A new book explodes many a management myth and cites innovation as the key to corporate success.
"The tragedy in India is that in large companies, there is no innovation. This can become a big challenge in the near future," says D.V.R. Seshadri, author of "Innovation Management - Strategies, Concepts and Tools for Growth and Profit". The co-author is Israeli Shlomo Maital.
"The book is an attempt to trigger dialogue and bring in innovation as a subject in academic institutions. (However) innovation by itself cannot bring success. The right process needs to go with it," Seshadri, an advisor to technology companies, told IANS here.
The 490-page book chronicles innovations the world over, without which big business could not have thrived. The publishers are Response Books, a division of Sage Publications (Rs.695).
"In an organisation setting, we bring a lot of baggage," said the management guru who specialises in strategy formulation and implementation.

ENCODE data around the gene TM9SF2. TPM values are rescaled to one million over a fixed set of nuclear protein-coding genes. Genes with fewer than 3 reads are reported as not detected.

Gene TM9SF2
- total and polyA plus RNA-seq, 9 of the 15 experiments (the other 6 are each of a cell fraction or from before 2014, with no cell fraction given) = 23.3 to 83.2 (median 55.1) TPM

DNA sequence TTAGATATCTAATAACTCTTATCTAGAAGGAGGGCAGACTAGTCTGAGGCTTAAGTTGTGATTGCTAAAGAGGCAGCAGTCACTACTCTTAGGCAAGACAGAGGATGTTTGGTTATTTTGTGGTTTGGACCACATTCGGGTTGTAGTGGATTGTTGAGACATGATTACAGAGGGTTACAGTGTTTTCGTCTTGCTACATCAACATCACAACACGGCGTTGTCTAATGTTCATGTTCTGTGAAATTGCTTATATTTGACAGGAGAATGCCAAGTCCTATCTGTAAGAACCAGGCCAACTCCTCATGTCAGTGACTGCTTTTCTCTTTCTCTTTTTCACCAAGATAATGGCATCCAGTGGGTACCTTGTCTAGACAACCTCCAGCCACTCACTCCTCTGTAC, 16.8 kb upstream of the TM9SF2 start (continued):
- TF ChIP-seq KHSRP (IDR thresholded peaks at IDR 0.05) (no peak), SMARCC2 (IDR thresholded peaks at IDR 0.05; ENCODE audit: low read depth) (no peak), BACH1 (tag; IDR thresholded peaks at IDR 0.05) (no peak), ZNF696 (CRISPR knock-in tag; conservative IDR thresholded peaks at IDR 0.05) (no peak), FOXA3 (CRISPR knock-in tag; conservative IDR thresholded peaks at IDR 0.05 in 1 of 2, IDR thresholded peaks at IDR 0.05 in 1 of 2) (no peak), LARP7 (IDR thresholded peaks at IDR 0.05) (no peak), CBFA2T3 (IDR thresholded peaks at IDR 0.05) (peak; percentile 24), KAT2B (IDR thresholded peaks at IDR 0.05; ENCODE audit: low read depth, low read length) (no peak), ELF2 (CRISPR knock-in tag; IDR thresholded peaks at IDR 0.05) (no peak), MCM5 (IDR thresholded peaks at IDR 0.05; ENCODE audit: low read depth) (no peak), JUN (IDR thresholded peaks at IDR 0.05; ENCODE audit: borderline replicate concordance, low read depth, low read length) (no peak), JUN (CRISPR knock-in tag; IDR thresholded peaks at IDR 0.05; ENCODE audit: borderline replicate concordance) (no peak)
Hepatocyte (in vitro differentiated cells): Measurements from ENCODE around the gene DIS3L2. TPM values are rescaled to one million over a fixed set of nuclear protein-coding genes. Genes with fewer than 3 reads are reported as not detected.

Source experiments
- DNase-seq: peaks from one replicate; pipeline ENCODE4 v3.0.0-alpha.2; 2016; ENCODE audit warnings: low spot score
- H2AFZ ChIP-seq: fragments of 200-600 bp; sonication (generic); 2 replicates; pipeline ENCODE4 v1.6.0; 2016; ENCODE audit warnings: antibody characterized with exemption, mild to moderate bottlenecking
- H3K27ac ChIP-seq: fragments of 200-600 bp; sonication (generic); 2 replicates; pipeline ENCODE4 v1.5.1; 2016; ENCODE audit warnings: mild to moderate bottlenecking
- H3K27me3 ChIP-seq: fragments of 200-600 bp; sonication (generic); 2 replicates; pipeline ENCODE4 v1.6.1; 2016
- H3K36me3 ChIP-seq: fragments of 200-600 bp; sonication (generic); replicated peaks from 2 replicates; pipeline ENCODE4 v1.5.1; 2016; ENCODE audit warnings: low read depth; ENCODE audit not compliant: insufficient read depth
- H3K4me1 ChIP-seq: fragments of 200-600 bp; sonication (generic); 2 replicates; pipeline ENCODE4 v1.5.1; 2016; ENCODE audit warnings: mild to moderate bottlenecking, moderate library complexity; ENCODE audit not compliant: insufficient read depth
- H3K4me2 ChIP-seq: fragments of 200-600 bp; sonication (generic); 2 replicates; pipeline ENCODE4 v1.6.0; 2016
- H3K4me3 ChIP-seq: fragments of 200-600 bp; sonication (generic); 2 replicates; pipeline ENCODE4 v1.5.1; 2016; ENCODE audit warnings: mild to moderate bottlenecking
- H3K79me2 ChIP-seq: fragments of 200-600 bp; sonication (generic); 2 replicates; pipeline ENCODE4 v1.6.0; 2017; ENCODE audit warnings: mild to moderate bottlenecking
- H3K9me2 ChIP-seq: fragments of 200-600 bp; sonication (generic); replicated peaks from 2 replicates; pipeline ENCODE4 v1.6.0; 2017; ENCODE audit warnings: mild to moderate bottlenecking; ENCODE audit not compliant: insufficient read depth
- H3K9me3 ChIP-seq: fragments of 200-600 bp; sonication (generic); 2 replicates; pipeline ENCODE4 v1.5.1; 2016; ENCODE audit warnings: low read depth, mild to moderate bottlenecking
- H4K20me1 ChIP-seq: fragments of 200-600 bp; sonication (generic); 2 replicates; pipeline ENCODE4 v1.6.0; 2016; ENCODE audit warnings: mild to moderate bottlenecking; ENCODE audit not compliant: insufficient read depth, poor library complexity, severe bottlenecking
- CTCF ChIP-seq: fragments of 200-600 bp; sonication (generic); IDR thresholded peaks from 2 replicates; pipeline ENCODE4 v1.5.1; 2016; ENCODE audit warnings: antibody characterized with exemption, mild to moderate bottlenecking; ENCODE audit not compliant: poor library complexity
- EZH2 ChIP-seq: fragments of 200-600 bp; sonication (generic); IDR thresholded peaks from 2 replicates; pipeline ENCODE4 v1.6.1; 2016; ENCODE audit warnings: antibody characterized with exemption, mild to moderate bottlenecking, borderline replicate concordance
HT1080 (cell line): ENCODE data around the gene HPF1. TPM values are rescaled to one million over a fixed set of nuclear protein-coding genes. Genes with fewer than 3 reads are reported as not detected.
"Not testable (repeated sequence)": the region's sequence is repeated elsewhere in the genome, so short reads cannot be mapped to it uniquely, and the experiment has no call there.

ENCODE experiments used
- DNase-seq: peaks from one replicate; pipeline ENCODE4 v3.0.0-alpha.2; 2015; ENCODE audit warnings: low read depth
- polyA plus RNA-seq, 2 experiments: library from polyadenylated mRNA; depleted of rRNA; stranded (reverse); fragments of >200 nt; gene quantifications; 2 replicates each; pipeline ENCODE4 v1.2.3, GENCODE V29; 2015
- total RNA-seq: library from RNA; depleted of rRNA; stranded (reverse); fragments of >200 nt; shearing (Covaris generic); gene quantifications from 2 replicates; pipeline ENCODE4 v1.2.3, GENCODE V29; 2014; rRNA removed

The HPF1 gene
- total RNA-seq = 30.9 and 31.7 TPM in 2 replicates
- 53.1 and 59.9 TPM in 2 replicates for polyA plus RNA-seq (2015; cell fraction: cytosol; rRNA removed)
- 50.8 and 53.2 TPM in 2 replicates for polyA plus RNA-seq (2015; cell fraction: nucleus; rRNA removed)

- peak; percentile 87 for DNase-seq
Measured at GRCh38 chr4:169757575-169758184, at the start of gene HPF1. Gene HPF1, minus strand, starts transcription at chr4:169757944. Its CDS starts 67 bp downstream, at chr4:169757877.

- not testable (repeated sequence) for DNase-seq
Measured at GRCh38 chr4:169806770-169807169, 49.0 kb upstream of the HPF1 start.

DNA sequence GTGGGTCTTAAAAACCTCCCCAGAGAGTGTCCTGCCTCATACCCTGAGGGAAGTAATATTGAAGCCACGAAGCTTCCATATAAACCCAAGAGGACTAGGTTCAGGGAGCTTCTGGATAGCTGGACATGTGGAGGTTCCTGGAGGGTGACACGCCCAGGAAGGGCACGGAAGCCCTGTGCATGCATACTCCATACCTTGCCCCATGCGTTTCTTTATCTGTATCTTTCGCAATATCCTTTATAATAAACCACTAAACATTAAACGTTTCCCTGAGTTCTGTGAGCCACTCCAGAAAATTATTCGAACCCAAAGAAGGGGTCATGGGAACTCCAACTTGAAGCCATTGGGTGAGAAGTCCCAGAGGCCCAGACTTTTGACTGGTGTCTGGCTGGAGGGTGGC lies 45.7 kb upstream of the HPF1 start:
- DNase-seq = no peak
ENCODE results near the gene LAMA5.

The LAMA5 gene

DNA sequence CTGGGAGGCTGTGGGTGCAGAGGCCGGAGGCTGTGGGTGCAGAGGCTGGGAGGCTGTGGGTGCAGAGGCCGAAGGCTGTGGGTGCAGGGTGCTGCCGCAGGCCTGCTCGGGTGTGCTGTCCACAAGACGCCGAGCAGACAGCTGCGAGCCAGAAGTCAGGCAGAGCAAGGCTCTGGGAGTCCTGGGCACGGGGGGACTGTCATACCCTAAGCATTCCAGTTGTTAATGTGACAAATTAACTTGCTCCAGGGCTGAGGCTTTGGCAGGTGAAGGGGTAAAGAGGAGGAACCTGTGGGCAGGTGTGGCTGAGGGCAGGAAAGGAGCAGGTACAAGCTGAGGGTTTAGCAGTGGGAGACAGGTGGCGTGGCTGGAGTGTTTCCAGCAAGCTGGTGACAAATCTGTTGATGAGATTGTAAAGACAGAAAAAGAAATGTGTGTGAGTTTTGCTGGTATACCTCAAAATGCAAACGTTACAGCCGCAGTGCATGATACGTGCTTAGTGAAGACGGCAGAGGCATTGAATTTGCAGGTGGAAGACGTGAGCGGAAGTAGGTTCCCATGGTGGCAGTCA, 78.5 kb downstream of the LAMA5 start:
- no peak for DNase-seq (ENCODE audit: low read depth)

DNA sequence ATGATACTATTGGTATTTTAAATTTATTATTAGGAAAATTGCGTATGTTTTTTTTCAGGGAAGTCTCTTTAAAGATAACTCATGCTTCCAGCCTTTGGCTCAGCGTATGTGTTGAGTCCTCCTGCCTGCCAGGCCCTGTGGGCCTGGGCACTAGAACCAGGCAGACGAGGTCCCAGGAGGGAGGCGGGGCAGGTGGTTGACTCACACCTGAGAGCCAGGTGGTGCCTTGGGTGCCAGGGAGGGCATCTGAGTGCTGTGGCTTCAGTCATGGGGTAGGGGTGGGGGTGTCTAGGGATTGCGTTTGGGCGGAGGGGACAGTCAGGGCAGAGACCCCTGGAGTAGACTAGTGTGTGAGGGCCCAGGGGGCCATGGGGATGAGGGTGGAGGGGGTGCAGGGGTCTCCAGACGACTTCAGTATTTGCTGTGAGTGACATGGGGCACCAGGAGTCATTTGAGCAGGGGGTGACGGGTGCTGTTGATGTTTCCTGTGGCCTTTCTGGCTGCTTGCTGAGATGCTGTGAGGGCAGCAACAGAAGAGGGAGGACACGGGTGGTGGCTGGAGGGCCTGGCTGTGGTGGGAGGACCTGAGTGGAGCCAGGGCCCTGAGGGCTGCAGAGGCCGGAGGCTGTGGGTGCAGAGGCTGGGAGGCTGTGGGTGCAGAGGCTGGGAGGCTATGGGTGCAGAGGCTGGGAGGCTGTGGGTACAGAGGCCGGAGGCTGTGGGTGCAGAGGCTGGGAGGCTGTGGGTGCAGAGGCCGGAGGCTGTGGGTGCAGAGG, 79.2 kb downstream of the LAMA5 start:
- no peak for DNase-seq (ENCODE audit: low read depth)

From Ford's assembly line to the ubiquitous yellow post-it notes, the book looks at Picasso's "sustained" work, process innovations like Linux, Bill Stumpf and his Aeron chair and the Patriot anti-aircraft and anti-missile system that decided the result of the 1991 Gulf war.
The book also attempts to teach management students how to encourage and handle innovation. With case studies, the authors set the framework for a rigid and well thought-out strategy to "manage" innovation.
"Change will come through islands of excellence and the market will decide on the services," forecasts Seshadri, who is on the Indian Institute of Management-Bangalore's visiting faculty.
There is a lot of work to be done in the field of managing innovation by larger industry organisations in India, he added.
The co-author is the academic director of the Technion Institute of Management, Israel's leading executive leadership development institute, and a researcher with the S. Neaman Institute for Advanced Studies in Science and Technology.
Lucidly written, devoid of jargon and replete with examples, the book is likely to be released in Israel with a Hebrew translation later in the year.